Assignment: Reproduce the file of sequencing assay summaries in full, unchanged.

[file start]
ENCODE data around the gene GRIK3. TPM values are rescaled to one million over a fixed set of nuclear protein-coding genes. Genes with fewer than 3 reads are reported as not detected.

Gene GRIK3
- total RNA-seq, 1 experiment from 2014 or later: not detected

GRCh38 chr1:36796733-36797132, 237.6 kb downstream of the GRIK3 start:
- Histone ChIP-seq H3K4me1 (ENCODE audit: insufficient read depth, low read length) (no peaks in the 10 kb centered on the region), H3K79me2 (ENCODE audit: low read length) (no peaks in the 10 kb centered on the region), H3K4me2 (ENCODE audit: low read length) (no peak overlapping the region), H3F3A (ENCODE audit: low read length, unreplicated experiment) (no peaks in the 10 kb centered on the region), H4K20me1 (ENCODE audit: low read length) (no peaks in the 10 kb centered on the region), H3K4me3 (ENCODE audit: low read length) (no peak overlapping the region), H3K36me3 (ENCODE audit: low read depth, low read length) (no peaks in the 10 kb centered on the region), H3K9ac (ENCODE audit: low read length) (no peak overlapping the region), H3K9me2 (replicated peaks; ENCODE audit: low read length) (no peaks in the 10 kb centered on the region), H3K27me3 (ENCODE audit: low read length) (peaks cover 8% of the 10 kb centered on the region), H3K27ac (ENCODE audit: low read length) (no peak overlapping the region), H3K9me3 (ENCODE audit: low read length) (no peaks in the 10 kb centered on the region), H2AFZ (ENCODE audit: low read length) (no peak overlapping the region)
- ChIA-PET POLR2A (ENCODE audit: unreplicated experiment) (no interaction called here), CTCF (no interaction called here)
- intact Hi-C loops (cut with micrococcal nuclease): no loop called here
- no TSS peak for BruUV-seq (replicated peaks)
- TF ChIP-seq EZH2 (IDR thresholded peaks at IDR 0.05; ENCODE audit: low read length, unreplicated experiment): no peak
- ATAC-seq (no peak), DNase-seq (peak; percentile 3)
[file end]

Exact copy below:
ENCODE data around the gene GRIK3. TPM values are rescaled to one million over a fixed set of nuclear protein-coding genes. Genes with fewer than 3 reads are reported as not detected.

Gene GRIK3
- total RNA-seq, 1 experiment from 2014 or later: not detected

GRCh38 chr1:36796733-36797132, 237.6 kb downstream of the GRIK3 start:
- Histone ChIP-seq H3K4me1 (ENCODE audit: insufficient read depth, low read length) (no peaks in the 10 kb centered on the region), H3K79me2 (ENCODE audit: low read length) (no peaks in the 10 kb centered on the region), H3K4me2 (ENCODE audit: low read length) (no peak overlapping the region), H3F3A (ENCODE audit: low read length, unreplicated experiment) (no peaks in the 10 kb centered on the region), H4K20me1 (ENCODE audit: low read length) (no peaks in the 10 kb centered on the region), H3K4me3 (ENCODE audit: low read length) (no peak overlapping the region), H3K36me3 (ENCODE audit: low read depth, low read length) (no peaks in the 10 kb centered on the region), H3K9ac (ENCODE audit: low read length) (no peak overlapping the region), H3K9me2 (replicated peaks; ENCODE audit: low read length) (no peaks in the 10 kb centered on the region), H3K27me3 (ENCODE audit: low read length) (peaks cover 8% of the 10 kb centered on the region), H3K27ac (ENCODE audit: low read length) (no peak overlapping the region), H3K9me3 (ENCODE audit: low read length) (no peaks in the 10 kb centered on the region), H2AFZ (ENCODE audit: low read length) (no peak overlapping the region)
- ChIA-PET POLR2A (ENCODE audit: unreplicated experiment) (no interaction called here), CTCF (no interaction called here)
- intact Hi-C loops (cut with micrococcal nuclease): no loop called here
- no TSS peak for BruUV-seq (replicated peaks)
- TF ChIP-seq EZH2 (IDR thresholded peaks at IDR 0.05; ENCODE audit: low read length, unreplicated experiment): no peak
- ATAC-seq (no peak), DNase-seq (peak; percentile 3)